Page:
‘It’s not heroism, it’s being a human being’, says man who carried 80 year-old from crashed airplane

‘It’s not heroism, it’s being a human being’, says man who carried 80 year-old from crashed airplane

In an emergency, would you be willing to stop and help another person get to safety, even if it meant risking your own life? One man did just that, but according to him, it doesn’t make him a hero.

steve earle

A tearful Catherine Ouellet says she can’t thank enough the man she calls a hero after he carried her 80-year-old aunt away from the wreckage of Air Canada Flight 624 after it crashed just after midnight Sunday.

Steve Earle reluctantly came forward Tuesday morning after his friends saw that Ouellet was using CBC to try to find him, following the crash on a runway at Halifax Stanfield International Airport. The plane slammed to the ground while trying to land in a snowstorm.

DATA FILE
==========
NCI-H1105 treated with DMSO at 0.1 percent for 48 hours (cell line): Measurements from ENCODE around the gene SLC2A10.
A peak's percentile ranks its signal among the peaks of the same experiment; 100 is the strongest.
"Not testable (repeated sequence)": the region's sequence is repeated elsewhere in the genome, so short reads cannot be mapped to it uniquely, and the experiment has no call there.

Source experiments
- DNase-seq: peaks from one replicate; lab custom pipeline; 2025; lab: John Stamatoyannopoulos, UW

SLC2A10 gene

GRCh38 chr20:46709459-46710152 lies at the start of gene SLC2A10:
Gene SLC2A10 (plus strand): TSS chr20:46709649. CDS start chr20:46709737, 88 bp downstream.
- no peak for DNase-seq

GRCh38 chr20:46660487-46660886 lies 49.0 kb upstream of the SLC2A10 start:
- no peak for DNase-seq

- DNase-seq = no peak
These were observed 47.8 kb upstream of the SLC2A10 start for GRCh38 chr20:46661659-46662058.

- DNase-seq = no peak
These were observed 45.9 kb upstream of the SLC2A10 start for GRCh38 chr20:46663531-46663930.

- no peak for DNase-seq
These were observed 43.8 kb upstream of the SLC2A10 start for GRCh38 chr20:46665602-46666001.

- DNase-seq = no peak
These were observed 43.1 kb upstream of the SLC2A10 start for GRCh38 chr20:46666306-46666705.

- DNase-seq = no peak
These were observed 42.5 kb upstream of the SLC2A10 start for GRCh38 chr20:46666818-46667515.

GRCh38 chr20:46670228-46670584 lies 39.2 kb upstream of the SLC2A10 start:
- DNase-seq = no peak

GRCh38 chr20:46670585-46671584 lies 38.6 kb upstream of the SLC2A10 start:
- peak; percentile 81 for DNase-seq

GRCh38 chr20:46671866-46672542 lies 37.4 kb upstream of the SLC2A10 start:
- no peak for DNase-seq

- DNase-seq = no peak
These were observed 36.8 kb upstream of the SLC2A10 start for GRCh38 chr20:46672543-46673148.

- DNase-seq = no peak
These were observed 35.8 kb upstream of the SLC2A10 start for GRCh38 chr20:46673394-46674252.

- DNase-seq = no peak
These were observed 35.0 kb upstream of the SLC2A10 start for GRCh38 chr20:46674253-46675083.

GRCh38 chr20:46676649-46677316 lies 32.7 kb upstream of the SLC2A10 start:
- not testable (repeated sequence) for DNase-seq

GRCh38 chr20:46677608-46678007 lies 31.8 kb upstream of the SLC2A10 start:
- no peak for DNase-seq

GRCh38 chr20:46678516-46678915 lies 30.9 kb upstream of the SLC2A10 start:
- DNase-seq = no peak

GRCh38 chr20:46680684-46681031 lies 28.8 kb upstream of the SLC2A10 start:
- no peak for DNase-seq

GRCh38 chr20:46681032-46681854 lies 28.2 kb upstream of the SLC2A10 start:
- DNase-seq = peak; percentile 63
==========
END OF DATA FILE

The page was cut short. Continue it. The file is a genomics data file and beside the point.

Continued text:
In the minutes after the crash, Ruth Macumber struggled to get down the emergency exit and away from the plane. She uses a walker, and without it found it hard to walk.

Earle, who was sitting in the same row as Macumber and Ouellet, stepped up to help.

“It’s not heroism, it’s being human,” Earle said. “I just happened to be the guy that was there. I just happened to be the guy sitting in that row. That’s all.”

The real heroes of the world are the people like this man, who quietly do what needs to be done without needing a lot of attention and fanfare. He may not believe that anyone would do what he did, but it’s sadly not true, and that’s why what he did is resonating with so many people.

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